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  2. J.J. Thomson – Facts -

    Joseph John Thomson. The Nobel Prize in Physics 1906. Born: 18 December 1856, Cheetham Hill, United Kingdom. Died: 30 August 1940, Cambridge, United Kingdom. Affiliation at the time of the award: University of Cambridge, Cambridge, United Kingdom.

  3. Joseph JohnJ. J.” Thomson | Science History Institute

    The British physicist Joseph JohnJ. J.” Thomson (1856–1940) performed a series of experiments in 1897 designed to study the nature of electric discharge in a high-vacuum cathode-ray tube, an area being investigated by many scientists at the time. Thomson interpreted the deflection of the rays by electrically charged plates and magnets ...

  4. Discovery of the electron and nucleus (article) | Khan Academy

    J.J. Thomson's experiments with cathode ray tubes showed that all atoms contain tiny negatively charged subatomic particles or electrons. Thomson's plum pudding model of the atom had negatively-charged electrons embedded within a positively-charged "soup."

  5. J.J. Thomson - Experiment, Theory & Life - Biography

    J.J. Thomson was a Nobel Prize-winning physicist whose research led to the discovery of electrons. Updated: May 26, 2021 Photo: Universal History Archive/Getty Images (1856-1940) Who Was J.J....

  6. J.J. Thomson Atomic Theory and Biography - ThoughtCo

    Sir Joseph John Thomson or J.J. Thomson is best known as the man who discovered the electron. J.J. Thomson Biographical Data Tomson was born December 18, 1856, Cheetham Hill, near Manchester, England. He died August 30, 1940, Cambridge, Cambridgeshire, England. Thomson is buried in Westminster Abbey, near Sir Isaac Newton.

  7. J. J. Thomson autobiography | Department of Physics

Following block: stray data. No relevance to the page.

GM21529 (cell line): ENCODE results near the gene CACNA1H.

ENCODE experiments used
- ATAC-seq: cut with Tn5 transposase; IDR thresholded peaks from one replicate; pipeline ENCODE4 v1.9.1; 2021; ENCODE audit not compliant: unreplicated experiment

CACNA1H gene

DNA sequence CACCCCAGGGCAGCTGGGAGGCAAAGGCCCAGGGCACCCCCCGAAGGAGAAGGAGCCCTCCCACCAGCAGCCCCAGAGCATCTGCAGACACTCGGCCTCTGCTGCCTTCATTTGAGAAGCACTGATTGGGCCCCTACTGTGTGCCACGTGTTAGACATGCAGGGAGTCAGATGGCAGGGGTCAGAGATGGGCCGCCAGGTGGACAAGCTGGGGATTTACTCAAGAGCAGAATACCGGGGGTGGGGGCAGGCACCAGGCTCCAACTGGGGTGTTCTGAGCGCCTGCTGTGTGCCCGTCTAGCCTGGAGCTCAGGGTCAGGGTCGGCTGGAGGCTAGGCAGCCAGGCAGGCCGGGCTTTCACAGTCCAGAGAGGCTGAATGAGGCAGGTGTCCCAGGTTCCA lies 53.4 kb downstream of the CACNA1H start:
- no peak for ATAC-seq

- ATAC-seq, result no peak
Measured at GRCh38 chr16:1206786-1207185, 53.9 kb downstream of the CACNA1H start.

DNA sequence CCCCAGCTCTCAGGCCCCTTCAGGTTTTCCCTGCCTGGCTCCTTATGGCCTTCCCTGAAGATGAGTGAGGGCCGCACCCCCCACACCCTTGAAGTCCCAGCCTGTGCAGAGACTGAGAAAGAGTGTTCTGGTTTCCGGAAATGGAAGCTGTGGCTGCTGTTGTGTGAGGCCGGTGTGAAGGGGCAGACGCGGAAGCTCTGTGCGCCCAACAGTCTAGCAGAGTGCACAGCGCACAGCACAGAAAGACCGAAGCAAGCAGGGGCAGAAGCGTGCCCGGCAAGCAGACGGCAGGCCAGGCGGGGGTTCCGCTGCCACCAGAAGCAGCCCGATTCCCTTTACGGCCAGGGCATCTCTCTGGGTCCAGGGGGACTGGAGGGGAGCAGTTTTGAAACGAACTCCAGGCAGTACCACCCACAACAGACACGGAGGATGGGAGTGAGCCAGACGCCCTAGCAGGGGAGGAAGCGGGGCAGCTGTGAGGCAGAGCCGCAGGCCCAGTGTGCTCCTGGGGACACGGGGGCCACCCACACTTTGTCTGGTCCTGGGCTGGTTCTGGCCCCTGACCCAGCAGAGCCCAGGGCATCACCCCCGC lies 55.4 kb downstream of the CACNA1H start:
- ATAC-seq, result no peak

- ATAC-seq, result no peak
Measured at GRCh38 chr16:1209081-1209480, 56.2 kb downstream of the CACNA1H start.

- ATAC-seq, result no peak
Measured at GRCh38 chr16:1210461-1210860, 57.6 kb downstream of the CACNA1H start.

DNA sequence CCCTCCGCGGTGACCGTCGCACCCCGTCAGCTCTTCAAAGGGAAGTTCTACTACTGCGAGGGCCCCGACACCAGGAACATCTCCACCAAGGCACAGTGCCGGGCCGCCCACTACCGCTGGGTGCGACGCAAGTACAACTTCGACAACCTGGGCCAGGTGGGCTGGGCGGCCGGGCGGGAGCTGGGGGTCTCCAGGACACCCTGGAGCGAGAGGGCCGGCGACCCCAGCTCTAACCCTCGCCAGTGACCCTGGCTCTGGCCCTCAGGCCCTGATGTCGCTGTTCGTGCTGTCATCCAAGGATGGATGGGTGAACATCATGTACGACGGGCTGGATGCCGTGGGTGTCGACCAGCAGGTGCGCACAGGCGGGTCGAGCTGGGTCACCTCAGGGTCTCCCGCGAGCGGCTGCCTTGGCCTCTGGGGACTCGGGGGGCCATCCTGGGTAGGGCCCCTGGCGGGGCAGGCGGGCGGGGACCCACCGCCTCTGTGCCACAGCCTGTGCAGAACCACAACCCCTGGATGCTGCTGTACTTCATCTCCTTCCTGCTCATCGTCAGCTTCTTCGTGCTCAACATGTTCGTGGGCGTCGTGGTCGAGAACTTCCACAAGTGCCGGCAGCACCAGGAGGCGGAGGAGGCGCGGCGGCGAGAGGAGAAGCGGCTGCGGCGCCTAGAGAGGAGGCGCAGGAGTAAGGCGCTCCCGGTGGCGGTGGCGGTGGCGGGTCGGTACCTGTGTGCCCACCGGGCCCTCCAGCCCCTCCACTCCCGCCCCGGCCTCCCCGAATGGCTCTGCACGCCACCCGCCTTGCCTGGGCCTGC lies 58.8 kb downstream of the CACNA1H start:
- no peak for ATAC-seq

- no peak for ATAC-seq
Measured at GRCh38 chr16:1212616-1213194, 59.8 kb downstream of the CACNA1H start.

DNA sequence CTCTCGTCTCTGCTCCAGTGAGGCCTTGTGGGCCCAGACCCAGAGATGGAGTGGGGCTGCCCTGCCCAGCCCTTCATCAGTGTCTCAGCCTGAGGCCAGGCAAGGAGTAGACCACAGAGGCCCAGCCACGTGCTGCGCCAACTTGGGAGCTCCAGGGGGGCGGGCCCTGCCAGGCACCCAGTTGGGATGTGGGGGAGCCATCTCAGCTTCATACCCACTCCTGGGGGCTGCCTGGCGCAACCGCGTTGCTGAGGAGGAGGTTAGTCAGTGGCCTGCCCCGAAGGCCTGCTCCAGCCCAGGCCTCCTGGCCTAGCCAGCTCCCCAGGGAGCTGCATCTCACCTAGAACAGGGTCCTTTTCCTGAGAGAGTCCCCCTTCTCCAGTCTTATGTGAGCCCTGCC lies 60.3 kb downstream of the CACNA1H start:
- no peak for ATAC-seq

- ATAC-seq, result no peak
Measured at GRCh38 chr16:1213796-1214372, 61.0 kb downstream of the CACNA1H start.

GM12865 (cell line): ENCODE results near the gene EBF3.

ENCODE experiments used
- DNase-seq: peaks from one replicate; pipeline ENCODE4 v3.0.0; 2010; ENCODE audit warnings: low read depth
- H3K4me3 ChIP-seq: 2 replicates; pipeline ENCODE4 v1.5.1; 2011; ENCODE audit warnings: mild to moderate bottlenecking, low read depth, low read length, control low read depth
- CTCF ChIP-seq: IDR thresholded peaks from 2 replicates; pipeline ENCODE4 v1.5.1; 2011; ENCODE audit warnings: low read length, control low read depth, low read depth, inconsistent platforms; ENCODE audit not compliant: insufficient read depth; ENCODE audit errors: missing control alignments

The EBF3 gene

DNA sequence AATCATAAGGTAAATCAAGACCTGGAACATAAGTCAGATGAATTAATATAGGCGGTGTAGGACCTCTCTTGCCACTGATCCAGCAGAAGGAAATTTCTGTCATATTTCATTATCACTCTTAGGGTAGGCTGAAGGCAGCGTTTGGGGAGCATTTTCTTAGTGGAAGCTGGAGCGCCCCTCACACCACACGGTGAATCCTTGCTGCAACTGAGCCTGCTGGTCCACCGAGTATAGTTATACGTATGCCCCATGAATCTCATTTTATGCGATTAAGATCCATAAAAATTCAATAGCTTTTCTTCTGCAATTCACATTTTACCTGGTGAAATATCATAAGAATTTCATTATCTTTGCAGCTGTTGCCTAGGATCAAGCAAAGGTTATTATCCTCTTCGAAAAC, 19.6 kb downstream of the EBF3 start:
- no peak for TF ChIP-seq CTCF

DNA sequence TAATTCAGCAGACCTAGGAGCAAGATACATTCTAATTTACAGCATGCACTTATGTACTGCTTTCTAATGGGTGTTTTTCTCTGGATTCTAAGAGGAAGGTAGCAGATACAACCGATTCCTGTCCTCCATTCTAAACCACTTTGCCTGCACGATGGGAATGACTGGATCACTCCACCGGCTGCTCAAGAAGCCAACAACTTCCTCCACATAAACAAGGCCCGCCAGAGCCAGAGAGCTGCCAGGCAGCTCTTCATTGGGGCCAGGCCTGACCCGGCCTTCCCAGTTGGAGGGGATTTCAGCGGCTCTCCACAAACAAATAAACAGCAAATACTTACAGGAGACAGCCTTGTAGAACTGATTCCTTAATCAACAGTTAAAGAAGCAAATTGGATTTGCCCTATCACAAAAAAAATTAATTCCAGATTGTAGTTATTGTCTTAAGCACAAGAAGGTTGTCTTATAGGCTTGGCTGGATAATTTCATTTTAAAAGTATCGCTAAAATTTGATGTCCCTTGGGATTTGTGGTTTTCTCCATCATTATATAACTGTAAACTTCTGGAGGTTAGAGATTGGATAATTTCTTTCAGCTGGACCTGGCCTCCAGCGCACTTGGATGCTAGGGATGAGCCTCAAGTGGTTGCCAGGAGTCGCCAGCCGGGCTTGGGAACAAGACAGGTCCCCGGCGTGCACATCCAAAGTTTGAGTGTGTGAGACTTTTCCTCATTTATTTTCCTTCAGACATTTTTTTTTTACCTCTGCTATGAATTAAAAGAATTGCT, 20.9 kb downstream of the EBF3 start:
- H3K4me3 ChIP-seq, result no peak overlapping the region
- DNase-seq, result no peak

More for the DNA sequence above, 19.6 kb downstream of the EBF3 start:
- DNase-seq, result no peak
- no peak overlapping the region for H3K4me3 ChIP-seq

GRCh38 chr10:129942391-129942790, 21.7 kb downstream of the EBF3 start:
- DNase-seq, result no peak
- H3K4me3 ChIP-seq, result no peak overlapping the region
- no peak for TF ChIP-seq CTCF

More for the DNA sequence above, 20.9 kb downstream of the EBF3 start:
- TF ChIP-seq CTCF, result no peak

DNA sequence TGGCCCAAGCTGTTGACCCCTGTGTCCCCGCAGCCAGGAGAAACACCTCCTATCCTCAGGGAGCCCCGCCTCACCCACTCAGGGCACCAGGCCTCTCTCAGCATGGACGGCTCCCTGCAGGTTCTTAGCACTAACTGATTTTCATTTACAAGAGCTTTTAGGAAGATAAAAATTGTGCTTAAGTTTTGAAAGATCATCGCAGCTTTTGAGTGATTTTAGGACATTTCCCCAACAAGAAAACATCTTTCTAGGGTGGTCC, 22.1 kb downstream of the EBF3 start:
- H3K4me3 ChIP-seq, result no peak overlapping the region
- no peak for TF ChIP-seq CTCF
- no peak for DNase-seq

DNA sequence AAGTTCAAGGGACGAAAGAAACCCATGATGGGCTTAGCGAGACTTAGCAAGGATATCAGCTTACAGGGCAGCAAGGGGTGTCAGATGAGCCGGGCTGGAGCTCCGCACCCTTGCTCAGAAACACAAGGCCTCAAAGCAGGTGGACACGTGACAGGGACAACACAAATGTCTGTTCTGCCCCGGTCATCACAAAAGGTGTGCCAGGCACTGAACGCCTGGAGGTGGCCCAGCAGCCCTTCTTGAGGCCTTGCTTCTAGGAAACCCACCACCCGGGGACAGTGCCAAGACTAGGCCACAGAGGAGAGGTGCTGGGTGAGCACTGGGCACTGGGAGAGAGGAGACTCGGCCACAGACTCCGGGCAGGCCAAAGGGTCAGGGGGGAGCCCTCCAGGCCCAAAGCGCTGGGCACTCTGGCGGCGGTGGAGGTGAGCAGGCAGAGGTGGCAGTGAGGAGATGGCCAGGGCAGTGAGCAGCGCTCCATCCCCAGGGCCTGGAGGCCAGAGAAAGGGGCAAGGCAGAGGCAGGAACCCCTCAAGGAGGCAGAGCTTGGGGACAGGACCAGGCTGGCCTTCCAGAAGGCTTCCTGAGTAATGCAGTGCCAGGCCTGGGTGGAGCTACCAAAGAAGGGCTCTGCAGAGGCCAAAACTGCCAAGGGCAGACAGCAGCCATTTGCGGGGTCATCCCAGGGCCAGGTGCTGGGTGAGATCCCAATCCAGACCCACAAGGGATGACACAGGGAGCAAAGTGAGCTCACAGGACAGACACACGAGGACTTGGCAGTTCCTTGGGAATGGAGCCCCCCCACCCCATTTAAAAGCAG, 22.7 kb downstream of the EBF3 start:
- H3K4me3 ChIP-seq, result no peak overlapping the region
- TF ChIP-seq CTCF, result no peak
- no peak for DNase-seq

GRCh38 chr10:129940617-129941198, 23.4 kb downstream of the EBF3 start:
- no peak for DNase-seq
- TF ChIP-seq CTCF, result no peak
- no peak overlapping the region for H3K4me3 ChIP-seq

J. J. Thomson autobiography. Joseph John Thomson was born on December 18, 1856 in Cheetham, a suburb of Manchester. His father was a bookseller and publisher. It was originally intended that he should be an engineer, and, at the age of fourteen, he was sent to Owens College - later Manchester University - until there was a vacancy for an ...

  8. J. J. Thomson, the Discovery of the Electron, and the Study ...

    J. J. Thomson, the Discovery of the Electron, and the Study of Atomic StructureOverviewLate in the nineteenth century physicists were working hard to understand the properties of electricity and the nature of matter. Both subjects were transformed by the experiments of J. J. Thomson, who in 1897 showed the existence of the charged particles ...

  9. J. J. Thomson Lived 1856 – 1940. J. J. Thomson took science to new heights with his 1897 discovery of the electron – the first subatomic particle. He also found the first evidence that stable elements can exist as isotopes and invented one of the most powerful tools in analytical chemistry – the mass spectrometer. Advertisements

  10. Sir Joseph John "J.J." Thomson, OM, FRS (18 December 1856 – 30 August 1940) was a British physicist and Nobel laureate. He discovered the electron and isotopes, and invented the mass spectrometer. He was awarded the Nobel Prize in Physics in 1906 for his discovery of the electron and his work on the conduction of electricity in gases. John ...

  11. British physicist J.J. Thomson announces the discovery of ...

    On April 30, 1897, British physicist J.J. Thomson announced his discovery that atoms were made up of smaller components. This finding revolutionized the way scientists thought about the atom and...